Mending Broken Hearts
Assistant Professor Irene de Lázaro is on the path to regenerating damaged cardiomyocytes in vivo
If you cut yourself, you will probably heal readily, since skin cells have the ability to regenerate. That’s not true, however, of the more than two billion cardiac muscle cells in the human heart, since most of those cells, known as cardiomyocytes, lose the ability to divide soon after we are born. That means that someone who suffers a heart attack, for example, will not grow new cells to replace those that die.
NYU Tandon Assistant Professor of Biomedical Engineering Irene de Lázaro is working to change that situation. She first became interested in the topic of tissue regeneration while earning a master’s degree in Drug Delivery at University College London’s School of Pharmacy and reading about “cellular reprogramming,” a technique by which forced expression of a group of genes that are highly expressed in the embryonic stages of development, but not later, can make an adult cell behave like an embryonic stem cell. This includes its ability to divide and also to re-differentiate again into virtually any cell type of the body. (Gene expression refers to the process in which the information encoded in a gene is used to direct the assembly of a functional product, such as a protein.)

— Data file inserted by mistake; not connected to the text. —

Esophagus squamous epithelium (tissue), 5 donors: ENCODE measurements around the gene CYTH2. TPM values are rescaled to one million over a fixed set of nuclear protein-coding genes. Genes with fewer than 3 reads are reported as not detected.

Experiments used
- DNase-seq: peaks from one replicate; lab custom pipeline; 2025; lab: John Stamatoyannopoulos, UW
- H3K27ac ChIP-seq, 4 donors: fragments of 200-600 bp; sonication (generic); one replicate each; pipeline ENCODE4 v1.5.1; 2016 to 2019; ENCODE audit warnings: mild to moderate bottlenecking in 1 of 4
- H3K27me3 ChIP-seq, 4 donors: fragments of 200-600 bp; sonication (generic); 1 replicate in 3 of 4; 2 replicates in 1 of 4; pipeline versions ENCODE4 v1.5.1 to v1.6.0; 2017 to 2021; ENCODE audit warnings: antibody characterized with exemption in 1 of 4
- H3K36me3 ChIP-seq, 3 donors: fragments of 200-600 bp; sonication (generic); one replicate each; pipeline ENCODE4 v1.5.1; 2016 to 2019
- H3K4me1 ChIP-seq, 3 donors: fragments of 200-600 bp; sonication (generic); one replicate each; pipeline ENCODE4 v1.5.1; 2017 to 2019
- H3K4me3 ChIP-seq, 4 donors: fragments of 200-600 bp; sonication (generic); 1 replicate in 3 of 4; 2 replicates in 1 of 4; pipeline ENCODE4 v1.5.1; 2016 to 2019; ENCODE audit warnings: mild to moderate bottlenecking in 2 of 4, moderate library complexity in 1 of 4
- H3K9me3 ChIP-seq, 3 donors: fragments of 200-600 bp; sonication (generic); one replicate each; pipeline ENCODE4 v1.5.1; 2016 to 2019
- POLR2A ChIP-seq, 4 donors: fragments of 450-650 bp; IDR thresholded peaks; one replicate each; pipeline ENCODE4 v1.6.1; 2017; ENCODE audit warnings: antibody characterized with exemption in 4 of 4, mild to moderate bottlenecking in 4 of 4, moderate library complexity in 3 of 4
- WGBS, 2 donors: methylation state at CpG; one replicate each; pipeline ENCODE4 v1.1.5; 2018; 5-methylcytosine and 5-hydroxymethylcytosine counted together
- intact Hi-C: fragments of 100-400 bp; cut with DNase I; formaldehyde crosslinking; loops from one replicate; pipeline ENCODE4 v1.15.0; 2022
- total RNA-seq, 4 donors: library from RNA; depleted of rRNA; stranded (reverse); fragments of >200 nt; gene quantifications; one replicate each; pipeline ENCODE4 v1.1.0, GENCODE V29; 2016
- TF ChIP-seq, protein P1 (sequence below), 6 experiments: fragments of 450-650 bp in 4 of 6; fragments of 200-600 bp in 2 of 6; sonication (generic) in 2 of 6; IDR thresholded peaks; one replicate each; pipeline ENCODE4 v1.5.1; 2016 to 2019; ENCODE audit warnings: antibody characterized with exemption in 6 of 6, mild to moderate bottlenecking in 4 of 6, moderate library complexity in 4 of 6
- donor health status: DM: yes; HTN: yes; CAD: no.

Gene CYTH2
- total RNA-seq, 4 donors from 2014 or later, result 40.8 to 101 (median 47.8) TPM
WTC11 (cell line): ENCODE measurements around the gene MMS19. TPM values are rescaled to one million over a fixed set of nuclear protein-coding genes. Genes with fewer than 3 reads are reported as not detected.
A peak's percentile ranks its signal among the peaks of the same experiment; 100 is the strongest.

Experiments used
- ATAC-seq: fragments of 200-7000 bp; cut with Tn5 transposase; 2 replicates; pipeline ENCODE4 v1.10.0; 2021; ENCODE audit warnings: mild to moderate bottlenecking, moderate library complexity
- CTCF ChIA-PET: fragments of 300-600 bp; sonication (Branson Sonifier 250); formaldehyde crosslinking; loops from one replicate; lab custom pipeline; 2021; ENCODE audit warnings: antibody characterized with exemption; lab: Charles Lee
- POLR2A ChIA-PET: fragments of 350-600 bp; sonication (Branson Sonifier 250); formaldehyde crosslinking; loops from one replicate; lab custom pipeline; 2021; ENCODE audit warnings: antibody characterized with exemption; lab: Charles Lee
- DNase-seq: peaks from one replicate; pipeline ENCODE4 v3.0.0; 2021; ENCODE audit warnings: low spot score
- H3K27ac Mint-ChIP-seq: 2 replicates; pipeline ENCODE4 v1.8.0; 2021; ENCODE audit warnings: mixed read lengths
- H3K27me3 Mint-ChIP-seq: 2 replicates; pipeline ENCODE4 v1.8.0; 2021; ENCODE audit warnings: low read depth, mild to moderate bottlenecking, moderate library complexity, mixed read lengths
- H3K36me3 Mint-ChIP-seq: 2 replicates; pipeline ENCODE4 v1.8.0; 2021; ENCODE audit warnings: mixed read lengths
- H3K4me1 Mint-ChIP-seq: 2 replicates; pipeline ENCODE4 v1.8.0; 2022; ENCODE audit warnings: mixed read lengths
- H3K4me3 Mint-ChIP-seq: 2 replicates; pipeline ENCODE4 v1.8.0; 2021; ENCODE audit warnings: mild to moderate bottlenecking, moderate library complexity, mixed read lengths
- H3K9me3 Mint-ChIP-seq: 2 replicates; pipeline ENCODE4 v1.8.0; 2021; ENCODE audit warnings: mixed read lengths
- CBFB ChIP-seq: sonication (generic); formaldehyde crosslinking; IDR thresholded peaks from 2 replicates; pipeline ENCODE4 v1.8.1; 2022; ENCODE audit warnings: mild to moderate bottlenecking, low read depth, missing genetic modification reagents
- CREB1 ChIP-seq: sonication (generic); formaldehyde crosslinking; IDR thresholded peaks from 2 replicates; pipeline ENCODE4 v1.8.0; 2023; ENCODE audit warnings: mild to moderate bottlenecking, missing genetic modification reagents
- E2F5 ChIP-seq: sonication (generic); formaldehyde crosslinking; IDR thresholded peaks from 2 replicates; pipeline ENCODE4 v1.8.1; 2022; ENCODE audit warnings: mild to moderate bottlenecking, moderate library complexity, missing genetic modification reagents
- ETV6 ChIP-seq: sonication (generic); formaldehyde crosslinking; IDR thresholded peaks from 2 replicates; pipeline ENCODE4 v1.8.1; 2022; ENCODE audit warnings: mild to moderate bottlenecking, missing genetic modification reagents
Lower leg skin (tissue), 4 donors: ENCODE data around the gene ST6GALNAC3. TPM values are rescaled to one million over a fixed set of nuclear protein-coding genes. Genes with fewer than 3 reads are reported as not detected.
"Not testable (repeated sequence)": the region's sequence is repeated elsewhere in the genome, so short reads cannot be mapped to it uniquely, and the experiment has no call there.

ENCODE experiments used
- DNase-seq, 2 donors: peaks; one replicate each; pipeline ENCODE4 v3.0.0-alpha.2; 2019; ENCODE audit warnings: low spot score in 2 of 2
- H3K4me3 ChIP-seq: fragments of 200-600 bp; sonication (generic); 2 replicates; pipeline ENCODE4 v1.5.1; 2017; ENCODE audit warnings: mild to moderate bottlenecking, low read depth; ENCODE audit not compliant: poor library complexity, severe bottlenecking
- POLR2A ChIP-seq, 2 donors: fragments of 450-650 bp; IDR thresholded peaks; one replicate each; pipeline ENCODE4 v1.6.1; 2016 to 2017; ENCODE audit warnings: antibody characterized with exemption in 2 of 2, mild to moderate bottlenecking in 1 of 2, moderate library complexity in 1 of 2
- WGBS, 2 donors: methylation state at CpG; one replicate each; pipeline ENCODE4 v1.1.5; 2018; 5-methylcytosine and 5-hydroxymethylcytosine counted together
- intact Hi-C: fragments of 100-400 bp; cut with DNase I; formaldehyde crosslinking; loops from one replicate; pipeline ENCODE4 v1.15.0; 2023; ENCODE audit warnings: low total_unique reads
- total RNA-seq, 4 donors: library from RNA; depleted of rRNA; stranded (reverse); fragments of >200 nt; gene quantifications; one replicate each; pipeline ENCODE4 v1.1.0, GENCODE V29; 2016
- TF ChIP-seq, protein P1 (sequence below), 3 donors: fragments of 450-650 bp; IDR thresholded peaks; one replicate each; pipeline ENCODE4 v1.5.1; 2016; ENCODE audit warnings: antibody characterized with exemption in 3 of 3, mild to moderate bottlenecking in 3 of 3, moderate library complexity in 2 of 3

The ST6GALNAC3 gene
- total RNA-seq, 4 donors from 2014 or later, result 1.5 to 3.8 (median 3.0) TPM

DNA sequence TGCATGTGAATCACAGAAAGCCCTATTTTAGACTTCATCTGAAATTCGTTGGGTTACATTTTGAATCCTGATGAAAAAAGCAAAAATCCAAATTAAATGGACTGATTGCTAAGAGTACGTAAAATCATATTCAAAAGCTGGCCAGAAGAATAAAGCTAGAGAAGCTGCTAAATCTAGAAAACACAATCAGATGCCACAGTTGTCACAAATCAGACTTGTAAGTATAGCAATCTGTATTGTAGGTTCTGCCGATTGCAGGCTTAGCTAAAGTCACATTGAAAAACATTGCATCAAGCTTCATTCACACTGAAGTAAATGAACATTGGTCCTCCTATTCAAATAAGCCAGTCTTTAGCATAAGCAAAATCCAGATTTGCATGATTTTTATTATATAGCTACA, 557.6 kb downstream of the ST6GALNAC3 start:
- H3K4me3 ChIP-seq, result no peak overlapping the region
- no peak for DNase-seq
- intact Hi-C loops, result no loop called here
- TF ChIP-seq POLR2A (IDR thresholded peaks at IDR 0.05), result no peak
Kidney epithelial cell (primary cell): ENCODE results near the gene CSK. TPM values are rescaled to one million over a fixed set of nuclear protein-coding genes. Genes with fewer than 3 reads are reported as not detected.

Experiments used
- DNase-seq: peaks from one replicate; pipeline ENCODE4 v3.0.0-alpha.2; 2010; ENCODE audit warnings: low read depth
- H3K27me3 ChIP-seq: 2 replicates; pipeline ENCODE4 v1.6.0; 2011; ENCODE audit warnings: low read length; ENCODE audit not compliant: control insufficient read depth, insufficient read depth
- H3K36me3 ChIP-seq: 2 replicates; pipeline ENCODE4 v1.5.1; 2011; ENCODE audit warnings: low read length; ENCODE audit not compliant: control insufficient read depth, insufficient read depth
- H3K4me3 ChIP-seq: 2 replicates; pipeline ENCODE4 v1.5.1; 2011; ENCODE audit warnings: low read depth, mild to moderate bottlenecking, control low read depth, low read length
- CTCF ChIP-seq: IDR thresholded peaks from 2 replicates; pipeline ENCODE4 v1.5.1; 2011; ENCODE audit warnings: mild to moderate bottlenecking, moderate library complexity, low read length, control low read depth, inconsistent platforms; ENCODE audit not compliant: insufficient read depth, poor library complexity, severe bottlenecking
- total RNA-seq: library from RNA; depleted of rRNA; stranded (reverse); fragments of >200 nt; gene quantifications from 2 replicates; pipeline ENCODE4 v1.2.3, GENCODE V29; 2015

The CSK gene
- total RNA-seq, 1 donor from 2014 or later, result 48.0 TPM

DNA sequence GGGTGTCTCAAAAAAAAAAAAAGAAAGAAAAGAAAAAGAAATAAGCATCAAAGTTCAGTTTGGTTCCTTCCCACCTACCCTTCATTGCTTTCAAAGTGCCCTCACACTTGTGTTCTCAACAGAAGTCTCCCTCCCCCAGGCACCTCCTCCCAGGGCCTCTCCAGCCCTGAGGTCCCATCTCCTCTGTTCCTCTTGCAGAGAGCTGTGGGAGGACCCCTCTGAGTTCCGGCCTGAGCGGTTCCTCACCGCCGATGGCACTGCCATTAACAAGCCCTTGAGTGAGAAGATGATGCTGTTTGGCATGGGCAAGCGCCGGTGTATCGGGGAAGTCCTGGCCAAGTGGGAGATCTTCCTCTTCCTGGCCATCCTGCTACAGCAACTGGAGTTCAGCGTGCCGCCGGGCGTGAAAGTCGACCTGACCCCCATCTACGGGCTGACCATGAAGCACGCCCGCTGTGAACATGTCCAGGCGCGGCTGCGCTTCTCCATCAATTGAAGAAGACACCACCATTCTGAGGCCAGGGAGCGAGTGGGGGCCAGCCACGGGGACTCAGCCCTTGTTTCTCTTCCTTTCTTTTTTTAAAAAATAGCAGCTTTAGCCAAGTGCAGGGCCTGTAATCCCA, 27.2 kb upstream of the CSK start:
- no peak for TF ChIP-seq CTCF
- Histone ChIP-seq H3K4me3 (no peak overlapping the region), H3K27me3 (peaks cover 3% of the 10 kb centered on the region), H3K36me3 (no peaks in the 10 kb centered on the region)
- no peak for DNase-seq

De Lázaro — who, in addition to her post at Tandon, is now a member of NYU's Cardiovascular Research Center and holds a cross-appointment to Langone’s Division of Cardiology — subsequently remained at University College London to study for a Ph.D. in Regenerative Medicine and work with a research group dedicated to pioneering in vivo cellular reprogramming — a clear leap forward, since until then this technique had only been demonstrated in vitro.
It’s now possible, she has explained, to reprogram a cell either all the way back to the embryonic stage or to a somewhat earlier stage in which they’re rejuvenated and behave as a younger cell would. But while it may sound to the layperson as though scientists had discovered a veritable fountain of youth or developed the ability to build fully functioning human organs in the lab, de Lázaro cautions that the work is still in its basic, foundational stages and that human trials are likely to be several years away, only after key safety concerns are addressed. “It’s too soon to predict an exact timeline,” she says, “but I feel very hopeful we’re moving in the right direction.”
The students in her graduate Tissue Engineering course, she asserts, just may be in the next generation of biomedical engineers, capable of regenerating or building entire working organs in their labs one day, healing hearts and other vital body parts thanks to cell-reprogramming technology.